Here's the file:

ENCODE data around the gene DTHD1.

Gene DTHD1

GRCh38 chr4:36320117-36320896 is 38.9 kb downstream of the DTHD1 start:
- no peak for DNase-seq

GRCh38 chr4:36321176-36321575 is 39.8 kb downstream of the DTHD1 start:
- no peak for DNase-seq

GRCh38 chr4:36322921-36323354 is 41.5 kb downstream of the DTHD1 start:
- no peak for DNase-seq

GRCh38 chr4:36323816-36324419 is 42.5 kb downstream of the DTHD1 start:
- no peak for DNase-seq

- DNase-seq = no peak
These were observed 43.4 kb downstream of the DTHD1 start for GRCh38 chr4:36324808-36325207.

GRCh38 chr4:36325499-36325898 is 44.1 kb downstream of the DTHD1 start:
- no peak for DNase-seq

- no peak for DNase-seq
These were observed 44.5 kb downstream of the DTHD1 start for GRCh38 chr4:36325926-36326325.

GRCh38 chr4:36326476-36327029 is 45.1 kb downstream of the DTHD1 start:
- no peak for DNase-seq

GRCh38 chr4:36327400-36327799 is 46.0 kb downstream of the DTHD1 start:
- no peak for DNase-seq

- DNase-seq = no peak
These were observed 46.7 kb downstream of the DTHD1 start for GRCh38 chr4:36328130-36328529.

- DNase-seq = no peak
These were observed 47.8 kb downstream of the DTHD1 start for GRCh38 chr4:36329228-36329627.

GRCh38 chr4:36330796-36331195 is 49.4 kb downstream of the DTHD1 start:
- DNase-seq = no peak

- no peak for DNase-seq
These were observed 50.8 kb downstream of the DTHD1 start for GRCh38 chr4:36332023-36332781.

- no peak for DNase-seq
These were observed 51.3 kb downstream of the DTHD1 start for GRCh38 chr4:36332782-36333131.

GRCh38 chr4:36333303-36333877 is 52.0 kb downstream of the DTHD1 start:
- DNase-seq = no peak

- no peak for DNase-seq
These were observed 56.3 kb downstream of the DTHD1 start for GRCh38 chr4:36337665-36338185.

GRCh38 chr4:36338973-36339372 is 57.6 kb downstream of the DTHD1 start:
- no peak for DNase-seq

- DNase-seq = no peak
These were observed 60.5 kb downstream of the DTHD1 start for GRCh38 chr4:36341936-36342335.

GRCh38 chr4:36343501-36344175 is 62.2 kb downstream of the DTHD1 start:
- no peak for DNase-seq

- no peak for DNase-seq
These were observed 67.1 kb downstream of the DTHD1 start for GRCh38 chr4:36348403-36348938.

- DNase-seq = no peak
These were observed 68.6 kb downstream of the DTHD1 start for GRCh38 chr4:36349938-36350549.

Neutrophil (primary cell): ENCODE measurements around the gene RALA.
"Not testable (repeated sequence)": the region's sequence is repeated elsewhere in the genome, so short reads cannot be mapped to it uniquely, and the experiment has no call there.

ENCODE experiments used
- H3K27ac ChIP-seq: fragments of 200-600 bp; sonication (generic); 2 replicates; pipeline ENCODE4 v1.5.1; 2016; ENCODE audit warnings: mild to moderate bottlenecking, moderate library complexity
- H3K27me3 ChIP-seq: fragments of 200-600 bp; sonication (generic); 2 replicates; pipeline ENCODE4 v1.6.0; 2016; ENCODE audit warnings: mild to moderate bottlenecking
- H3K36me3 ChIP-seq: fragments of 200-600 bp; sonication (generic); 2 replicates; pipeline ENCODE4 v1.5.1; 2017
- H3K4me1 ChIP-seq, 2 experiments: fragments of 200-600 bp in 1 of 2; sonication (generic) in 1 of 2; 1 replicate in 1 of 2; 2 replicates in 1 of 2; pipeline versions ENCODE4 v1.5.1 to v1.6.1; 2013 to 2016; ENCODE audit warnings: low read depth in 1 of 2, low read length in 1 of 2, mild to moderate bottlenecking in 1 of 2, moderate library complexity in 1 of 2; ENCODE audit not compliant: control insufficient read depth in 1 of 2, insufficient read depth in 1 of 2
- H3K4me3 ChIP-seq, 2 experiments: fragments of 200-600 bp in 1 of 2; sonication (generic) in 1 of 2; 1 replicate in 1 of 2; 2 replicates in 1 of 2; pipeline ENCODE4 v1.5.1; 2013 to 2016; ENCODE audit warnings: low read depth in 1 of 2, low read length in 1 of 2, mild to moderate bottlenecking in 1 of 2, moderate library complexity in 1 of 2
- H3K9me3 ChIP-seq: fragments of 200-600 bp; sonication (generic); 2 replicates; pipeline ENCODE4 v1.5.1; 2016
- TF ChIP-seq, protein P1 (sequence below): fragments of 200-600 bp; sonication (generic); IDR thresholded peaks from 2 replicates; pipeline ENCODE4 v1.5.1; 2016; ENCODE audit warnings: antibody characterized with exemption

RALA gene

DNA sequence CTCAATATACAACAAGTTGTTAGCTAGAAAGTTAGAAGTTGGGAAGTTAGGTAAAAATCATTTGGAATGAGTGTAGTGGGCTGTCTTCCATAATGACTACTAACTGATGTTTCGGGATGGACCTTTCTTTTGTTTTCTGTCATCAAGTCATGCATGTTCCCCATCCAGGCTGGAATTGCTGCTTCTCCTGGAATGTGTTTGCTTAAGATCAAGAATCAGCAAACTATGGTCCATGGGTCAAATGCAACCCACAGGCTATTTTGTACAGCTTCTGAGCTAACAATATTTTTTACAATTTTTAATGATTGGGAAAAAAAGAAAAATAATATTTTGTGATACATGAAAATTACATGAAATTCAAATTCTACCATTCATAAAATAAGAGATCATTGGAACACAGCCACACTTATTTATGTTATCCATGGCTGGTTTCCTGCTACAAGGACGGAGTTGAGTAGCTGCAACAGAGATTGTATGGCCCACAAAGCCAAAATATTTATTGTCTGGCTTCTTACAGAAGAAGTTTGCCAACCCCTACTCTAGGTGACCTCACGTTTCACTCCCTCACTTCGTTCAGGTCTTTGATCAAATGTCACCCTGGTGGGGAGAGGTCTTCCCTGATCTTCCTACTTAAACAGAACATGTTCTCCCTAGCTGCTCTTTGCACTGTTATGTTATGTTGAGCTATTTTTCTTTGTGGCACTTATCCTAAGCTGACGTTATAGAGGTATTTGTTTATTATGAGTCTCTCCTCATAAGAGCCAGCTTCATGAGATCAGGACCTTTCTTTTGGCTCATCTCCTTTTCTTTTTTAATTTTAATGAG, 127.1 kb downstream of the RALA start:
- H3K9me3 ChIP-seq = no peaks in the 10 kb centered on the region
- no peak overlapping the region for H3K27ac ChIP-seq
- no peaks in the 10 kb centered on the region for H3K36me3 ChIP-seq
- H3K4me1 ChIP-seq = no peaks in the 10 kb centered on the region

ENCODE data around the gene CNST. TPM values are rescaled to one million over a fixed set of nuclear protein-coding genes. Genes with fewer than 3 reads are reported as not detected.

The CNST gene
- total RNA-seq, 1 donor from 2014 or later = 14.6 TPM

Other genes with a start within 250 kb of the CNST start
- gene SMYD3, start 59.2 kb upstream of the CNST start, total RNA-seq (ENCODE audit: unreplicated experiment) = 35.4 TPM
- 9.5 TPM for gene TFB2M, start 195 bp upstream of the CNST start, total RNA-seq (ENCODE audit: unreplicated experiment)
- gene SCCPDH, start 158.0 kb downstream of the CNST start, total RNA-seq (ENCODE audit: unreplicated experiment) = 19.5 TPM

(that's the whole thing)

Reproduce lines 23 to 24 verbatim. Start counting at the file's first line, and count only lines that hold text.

- DNase-seq = no peak
These were observed 47.8 kb downstream of the DTHD1 start for GRCh38 chr4:36329228-36329627.